Though a very conservative writer, Kazakova is nevertheless unusual in the Soviet context for her occasional frank treatment of such themes as pregnancy. Her poetry, like Berggolts’, is quite often sombre, showing insight into such problems as loneliness or ageing, particularly as it affects women. She identifies with the hard life of hunters, builders, fishermen etc., and much of her poetry springs from her observations of the working life of such people.

Her first rhymes were reminiscent of Yevtushenko, Okudzhava, Voznesensky and Rozhdestvensky and were first published in 1955. Her first poetry collection, Let’s Meet in the East («Встретимся на Востоке»), was published in 1958.

From 1959 until her death, she was a member of the USSR Union of Writers. She also held the position of First Secretary of the Moscow Union of Writers. In October 1993, she signed the Letter of Forty-Two. She died suddenly at age 76 at a medical sanatorium near Perkhushkovo on 19 May 2008 at 1pm. She was buried on 22 May 2008 at Vagankovo Cemetery in Moscow.

.

There doesn’t seem to be much available information about Kazakova in English. In fact this is the only translated poem of hers I’m aware of so if anyone is able to contribute something further then please leave a comment. Especially if you know where to source the original, Cyrillic, version as I couldn’t find any evidence of it after looking at a number of Russian language poetry websites.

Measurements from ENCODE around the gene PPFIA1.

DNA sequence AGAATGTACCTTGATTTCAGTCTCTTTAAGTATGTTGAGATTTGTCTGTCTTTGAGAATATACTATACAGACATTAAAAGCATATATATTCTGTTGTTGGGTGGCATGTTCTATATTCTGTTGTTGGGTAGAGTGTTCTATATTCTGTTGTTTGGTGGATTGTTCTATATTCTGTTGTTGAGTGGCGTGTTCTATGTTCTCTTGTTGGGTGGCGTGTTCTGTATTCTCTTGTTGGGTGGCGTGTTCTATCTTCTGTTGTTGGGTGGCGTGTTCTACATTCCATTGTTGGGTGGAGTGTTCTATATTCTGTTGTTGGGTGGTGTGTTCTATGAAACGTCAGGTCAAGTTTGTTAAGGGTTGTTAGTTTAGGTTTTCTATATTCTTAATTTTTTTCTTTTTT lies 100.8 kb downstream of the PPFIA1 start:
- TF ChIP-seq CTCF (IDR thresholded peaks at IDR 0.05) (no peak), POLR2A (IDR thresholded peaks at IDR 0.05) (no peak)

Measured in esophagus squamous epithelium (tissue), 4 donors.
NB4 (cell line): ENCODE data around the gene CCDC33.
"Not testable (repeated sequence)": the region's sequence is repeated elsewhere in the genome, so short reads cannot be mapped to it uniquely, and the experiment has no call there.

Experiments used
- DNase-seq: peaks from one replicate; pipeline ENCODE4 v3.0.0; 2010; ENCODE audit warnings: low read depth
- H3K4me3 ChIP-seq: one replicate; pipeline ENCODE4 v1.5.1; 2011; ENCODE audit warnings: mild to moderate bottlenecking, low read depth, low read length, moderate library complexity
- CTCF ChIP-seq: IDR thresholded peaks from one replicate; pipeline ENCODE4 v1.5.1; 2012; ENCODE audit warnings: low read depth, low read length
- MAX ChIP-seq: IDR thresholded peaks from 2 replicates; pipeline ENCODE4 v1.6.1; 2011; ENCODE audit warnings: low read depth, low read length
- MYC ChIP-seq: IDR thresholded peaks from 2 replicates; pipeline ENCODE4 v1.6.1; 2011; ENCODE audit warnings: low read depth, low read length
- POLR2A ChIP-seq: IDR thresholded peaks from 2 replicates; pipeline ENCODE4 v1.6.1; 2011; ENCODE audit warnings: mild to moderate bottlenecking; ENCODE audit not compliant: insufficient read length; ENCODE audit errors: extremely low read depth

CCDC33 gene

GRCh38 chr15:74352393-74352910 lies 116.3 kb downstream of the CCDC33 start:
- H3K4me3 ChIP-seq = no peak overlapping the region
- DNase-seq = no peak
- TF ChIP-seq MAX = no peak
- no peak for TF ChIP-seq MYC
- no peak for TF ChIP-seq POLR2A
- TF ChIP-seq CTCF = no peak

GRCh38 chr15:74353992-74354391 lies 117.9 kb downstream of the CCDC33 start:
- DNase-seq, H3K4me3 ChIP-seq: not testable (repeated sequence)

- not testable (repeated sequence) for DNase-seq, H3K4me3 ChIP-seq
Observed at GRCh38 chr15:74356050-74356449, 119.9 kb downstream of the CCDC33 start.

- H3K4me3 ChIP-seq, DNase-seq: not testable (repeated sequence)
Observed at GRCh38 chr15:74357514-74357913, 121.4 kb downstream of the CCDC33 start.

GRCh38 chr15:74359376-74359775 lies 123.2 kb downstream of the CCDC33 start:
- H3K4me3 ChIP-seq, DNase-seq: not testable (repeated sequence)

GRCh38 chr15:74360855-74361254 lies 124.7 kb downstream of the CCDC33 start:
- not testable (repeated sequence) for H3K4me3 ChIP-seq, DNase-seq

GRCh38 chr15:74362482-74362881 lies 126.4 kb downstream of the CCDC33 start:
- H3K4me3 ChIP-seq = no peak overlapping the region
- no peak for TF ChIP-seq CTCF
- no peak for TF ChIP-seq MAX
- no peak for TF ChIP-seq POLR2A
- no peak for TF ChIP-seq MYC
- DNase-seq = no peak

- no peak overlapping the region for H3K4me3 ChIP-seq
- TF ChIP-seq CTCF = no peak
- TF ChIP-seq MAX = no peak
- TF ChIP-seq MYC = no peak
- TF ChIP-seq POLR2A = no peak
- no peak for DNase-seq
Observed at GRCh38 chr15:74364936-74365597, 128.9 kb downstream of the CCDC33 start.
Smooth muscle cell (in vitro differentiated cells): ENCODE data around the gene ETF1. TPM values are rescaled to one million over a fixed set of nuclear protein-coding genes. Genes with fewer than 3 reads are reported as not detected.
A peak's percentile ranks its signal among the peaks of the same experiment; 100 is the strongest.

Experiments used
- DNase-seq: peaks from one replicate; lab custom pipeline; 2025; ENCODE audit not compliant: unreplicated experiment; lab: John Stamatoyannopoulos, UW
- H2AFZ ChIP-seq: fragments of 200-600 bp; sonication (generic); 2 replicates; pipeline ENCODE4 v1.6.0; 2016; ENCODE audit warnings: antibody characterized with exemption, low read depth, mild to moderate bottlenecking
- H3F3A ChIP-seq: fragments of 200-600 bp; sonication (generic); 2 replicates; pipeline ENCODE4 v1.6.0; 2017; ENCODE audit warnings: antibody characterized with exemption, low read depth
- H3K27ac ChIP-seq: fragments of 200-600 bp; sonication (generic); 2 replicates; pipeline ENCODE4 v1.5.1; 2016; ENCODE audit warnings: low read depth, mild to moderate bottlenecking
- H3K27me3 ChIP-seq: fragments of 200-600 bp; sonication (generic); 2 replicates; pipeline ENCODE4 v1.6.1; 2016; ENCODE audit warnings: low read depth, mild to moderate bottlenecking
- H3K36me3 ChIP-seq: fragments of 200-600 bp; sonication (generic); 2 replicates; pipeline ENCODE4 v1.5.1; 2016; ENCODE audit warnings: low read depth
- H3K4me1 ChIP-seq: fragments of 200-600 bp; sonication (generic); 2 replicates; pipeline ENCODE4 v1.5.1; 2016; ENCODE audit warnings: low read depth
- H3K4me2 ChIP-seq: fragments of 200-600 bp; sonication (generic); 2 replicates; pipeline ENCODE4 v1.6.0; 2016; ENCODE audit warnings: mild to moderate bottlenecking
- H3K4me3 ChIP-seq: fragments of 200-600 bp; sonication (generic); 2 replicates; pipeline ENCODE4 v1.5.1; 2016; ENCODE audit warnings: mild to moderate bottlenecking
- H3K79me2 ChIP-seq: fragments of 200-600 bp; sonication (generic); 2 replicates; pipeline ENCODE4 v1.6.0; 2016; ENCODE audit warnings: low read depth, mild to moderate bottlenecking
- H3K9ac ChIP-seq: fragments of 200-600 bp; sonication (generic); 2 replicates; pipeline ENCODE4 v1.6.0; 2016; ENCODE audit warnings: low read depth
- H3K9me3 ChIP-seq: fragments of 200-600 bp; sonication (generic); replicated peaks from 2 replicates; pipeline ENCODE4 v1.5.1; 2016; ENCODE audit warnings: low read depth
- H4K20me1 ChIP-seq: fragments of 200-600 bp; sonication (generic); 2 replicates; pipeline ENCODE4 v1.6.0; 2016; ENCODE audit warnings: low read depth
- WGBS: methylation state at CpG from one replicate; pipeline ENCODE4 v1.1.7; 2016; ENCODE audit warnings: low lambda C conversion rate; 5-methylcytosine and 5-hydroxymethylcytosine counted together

Мы только женщины – и, так сказать, “увы!”… (We’re Only Women) by Novella Matveyeva

We’re only women – alas, as it were.

But why alas? Time to define the reason.

‘Wine and women’ – so you say.

But we don’t talk of ‘chocolates and men’!

.

We distinguish you from buns or toffee

We somehow feel that people are not hams,

Though (to hear you) we only differ

In never having a head upon our shoulders.

.

‘Wine and women’? Let’s follow it from there.

Woman, take a cookbook,

Say ‘I love you better than jugged hare,

Than strawberry jam! Than pig’s feet! Than fish pie!’

.

Well, how do you like my affection?

You’re a person, not a piece of cheese?

– And I?

.

.

By Новелла Николаевна Матвеева

(Novella Nikolayevna Matveyeva)

(1965)